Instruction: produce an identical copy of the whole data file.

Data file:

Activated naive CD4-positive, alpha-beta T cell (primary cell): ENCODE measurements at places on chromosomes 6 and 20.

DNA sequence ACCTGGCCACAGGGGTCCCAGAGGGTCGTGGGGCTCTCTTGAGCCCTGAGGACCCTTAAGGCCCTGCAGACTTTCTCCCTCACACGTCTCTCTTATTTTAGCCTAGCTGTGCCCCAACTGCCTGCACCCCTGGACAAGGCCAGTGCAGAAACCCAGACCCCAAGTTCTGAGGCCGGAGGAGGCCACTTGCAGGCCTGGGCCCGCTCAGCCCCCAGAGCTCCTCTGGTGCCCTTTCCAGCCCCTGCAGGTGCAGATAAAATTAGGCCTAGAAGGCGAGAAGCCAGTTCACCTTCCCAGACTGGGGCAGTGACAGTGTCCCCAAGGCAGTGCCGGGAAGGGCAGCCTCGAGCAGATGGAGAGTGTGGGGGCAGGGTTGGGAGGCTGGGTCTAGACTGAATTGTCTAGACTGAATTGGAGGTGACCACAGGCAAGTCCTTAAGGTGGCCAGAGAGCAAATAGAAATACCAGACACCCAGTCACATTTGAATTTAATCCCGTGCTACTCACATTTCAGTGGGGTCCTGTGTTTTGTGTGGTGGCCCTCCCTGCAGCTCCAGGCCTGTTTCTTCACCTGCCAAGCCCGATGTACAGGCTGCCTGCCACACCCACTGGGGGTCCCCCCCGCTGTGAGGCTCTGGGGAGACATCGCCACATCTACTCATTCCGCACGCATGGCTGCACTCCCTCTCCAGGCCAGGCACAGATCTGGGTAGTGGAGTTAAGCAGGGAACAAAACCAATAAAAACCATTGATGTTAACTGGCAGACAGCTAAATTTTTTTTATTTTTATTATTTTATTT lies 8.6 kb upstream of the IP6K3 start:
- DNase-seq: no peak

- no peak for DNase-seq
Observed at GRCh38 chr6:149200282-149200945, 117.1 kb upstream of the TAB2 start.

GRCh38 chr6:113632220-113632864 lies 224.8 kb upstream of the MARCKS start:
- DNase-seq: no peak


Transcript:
Activated naive CD4-positive, alpha-beta T cell (primary cell): ENCODE measurements at places on chromosomes 6 and 20.

DNA sequence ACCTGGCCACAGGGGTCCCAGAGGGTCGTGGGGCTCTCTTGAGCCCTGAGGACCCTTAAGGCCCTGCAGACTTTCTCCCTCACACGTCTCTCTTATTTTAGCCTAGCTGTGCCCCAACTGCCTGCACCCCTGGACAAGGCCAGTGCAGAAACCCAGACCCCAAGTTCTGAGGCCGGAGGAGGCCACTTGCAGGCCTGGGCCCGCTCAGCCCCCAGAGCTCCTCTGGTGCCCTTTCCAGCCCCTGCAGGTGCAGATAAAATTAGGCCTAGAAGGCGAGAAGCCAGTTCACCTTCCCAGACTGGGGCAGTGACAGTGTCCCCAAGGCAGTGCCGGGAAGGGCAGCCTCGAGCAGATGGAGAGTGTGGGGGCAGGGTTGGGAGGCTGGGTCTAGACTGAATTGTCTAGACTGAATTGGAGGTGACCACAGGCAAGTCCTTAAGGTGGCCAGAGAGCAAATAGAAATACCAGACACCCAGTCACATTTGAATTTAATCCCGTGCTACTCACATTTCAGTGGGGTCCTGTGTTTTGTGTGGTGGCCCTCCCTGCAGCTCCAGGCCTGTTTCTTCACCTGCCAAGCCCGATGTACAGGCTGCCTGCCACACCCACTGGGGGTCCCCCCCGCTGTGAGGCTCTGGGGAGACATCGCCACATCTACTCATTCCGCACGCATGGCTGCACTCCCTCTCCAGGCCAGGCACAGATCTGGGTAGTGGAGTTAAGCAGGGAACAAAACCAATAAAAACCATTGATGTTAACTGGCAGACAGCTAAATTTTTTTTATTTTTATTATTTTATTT lies 8.6 kb upstream of the IP6K3 start:
- DNase-seq: no peak

- no peak for DNase-seq
Observed at GRCh38 chr6:149200282-149200945, 117.1 kb upstream of the TAB2 start.

GRCh38 chr6:113632220-113632864 lies 224.8 kb upstream of the MARCKS start:
- DNase-seq: no peak